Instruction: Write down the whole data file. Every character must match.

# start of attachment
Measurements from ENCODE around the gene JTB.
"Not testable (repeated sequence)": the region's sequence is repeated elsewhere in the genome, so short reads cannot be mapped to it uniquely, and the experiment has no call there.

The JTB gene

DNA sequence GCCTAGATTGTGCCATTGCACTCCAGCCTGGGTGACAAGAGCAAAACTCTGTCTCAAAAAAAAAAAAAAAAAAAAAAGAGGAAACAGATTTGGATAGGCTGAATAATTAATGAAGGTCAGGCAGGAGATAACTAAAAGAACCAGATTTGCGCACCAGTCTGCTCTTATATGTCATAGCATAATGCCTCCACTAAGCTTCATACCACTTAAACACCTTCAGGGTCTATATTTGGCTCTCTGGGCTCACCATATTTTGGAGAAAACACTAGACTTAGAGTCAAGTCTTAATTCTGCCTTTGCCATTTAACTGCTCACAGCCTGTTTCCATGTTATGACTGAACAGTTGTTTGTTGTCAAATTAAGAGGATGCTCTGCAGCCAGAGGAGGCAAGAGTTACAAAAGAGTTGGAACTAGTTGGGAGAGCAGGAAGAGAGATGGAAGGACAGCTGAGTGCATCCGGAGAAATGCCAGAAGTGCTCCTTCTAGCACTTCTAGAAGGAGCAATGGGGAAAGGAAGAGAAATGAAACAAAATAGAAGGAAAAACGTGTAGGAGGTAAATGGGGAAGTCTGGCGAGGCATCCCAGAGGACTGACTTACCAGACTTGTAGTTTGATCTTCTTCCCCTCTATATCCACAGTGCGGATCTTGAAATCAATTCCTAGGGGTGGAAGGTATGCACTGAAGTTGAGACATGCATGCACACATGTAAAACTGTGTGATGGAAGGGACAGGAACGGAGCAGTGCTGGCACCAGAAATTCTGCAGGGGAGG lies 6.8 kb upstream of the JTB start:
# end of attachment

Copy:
Measurements from ENCODE around the gene JTB.
"Not testable (repeated sequence)": the region's sequence is repeated elsewhere in the genome, so short reads cannot be mapped to it uniquely, and the experiment has no call there.

The JTB gene

DNA sequence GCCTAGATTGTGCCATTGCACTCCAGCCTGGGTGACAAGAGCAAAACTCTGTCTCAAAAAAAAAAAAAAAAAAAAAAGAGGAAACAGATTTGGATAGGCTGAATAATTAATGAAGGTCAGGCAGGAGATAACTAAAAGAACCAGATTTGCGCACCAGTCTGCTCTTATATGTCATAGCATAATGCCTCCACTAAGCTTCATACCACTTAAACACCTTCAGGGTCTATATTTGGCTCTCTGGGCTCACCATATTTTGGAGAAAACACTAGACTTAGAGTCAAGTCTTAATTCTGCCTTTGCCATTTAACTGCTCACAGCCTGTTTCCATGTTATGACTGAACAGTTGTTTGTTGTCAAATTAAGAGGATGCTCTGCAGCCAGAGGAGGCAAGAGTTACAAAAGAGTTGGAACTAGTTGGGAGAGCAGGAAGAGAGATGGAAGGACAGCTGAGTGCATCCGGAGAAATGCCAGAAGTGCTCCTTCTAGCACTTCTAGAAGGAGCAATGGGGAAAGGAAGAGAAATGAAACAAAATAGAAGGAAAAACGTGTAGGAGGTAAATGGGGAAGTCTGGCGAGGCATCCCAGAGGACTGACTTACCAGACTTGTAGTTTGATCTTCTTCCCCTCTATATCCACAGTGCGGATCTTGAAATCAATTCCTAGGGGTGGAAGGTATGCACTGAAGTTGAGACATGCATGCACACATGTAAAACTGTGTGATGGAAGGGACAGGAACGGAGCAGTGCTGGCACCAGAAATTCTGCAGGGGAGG lies 6.8 kb upstream of the JTB start: